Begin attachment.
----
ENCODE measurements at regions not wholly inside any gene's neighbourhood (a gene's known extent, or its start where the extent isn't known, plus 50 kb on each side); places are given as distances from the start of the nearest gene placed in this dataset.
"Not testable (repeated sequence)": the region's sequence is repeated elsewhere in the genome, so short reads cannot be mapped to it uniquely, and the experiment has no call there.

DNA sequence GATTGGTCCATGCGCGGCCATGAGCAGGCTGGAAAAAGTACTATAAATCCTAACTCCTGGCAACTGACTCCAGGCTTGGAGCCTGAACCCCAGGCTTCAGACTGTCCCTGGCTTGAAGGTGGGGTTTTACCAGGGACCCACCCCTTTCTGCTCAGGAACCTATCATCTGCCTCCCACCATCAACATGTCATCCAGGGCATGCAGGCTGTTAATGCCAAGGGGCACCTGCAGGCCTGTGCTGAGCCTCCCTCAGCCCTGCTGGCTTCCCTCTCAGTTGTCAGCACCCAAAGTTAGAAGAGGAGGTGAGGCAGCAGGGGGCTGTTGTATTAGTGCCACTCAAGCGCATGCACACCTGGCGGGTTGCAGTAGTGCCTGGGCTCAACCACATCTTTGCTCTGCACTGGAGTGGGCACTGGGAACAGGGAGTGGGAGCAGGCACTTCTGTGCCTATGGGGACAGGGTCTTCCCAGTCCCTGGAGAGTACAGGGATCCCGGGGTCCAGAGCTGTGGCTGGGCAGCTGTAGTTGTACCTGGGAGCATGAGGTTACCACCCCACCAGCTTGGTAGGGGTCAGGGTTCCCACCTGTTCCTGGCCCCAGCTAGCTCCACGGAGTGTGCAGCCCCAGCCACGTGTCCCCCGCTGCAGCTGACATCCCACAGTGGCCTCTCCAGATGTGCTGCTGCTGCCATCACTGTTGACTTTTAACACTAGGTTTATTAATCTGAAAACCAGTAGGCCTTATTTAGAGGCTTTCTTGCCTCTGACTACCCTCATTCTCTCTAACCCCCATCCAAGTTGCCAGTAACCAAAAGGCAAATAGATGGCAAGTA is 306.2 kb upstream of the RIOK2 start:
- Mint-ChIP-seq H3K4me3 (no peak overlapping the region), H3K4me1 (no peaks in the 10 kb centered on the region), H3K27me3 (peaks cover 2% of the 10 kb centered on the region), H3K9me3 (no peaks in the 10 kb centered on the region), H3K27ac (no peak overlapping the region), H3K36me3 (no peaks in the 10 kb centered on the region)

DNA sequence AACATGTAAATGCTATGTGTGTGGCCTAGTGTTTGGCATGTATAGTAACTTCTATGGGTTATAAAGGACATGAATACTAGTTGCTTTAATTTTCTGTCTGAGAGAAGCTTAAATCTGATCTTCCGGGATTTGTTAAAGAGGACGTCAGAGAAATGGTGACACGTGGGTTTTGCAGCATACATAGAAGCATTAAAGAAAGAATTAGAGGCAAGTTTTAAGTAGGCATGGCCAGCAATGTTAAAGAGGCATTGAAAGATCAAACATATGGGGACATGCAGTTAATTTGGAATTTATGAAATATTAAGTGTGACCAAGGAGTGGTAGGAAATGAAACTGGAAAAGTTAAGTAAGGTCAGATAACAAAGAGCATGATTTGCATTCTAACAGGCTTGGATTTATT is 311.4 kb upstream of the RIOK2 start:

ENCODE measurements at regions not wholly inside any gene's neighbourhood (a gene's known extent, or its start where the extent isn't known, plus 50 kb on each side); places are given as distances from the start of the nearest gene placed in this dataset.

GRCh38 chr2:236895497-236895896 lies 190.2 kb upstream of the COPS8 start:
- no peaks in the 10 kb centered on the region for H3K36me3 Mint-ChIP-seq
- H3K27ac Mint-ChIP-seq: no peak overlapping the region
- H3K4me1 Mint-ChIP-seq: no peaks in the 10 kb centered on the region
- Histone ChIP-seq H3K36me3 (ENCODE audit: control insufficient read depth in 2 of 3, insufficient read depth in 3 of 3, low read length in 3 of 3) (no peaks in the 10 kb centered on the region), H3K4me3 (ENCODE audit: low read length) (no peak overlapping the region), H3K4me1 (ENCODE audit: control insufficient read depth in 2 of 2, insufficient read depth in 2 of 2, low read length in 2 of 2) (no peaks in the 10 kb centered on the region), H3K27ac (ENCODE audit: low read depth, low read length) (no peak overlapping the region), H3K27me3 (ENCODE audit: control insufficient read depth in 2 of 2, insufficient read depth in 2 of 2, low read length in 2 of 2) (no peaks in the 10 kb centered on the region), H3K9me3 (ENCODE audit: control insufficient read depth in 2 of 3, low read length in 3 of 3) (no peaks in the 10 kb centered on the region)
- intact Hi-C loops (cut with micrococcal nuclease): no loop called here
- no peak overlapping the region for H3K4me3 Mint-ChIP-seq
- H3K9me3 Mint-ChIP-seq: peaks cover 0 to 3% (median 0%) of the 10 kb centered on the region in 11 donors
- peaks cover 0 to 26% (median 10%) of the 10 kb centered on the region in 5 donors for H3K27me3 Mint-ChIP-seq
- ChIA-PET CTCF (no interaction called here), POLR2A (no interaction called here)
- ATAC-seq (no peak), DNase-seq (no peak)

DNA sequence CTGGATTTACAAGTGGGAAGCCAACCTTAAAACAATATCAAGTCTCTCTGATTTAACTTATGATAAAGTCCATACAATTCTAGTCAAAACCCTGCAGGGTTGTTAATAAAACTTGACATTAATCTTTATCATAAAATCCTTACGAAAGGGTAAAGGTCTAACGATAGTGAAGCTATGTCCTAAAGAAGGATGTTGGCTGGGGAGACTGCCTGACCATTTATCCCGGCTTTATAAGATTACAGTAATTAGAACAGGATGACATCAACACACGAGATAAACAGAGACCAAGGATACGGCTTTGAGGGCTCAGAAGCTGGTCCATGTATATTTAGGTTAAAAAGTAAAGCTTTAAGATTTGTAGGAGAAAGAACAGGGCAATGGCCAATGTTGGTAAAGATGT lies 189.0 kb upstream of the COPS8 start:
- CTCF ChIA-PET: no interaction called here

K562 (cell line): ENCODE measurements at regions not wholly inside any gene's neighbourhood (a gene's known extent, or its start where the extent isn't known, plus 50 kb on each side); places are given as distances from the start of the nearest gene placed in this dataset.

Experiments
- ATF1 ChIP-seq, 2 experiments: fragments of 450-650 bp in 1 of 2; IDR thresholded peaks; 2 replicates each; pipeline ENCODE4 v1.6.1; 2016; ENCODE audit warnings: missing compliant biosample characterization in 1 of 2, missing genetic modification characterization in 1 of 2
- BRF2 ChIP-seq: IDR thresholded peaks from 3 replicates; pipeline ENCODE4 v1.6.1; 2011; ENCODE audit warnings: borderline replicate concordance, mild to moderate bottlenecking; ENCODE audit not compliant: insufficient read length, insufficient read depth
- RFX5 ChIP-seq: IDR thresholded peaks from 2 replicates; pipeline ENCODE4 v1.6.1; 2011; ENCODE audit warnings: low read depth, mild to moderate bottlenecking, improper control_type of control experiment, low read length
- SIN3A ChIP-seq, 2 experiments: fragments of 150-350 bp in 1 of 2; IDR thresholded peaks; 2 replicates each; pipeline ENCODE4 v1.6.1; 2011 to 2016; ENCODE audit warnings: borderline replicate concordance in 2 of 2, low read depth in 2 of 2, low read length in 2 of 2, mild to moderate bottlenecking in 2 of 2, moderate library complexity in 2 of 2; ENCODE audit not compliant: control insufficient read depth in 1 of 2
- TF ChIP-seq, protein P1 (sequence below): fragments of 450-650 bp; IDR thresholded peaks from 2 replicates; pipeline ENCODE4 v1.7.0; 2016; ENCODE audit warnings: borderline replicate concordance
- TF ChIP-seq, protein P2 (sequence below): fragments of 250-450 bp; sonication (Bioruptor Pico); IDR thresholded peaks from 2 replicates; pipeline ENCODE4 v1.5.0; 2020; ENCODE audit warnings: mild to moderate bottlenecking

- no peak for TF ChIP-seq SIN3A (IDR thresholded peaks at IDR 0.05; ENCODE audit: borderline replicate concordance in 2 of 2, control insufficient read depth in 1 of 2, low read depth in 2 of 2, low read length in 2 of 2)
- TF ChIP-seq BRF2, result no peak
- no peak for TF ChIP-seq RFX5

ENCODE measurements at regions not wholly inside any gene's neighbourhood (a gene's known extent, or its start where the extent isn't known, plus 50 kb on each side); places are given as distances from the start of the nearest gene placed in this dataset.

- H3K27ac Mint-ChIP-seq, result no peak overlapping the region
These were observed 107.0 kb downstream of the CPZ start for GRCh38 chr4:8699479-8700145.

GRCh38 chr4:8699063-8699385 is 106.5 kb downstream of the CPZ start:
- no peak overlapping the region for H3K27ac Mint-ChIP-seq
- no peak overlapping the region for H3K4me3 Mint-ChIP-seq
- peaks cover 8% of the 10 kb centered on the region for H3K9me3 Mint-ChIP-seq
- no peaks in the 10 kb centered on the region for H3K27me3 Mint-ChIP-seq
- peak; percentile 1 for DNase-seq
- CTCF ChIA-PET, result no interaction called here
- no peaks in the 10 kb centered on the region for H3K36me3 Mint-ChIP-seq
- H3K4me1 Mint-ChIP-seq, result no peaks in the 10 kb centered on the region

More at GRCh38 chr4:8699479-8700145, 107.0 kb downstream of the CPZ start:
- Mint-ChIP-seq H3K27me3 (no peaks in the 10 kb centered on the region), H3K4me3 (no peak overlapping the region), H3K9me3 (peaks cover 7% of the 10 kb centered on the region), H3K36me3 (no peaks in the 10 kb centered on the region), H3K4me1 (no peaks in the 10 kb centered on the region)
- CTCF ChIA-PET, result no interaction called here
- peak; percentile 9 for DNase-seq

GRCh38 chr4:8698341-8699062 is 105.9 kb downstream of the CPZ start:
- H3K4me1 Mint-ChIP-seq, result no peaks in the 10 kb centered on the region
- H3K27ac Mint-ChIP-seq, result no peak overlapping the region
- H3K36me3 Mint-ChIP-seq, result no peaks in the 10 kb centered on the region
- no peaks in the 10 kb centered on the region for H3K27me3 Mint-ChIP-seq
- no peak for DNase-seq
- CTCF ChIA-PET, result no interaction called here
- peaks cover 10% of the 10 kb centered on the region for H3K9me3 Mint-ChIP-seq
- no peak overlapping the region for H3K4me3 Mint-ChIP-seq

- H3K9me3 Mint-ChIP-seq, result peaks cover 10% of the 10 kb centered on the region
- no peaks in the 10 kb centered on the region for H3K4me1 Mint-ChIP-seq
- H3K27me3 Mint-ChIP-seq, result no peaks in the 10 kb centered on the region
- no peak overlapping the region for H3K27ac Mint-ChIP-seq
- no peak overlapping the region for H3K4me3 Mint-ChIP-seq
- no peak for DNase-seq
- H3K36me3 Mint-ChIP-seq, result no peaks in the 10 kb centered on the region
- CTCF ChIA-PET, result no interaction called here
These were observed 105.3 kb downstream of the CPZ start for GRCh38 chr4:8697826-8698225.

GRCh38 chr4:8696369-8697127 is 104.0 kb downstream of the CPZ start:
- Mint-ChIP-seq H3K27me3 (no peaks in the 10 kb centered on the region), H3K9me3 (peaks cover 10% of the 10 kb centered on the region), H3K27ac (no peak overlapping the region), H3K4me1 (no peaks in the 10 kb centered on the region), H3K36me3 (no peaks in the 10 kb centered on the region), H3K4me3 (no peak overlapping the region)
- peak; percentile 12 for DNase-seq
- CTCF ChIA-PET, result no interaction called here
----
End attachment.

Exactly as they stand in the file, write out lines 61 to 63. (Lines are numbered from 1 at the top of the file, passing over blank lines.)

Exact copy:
- no peak for DNase-seq
- H3K36me3 Mint-ChIP-seq, result no peaks in the 10 kb centered on the region
- CTCF ChIA-PET, result no interaction called here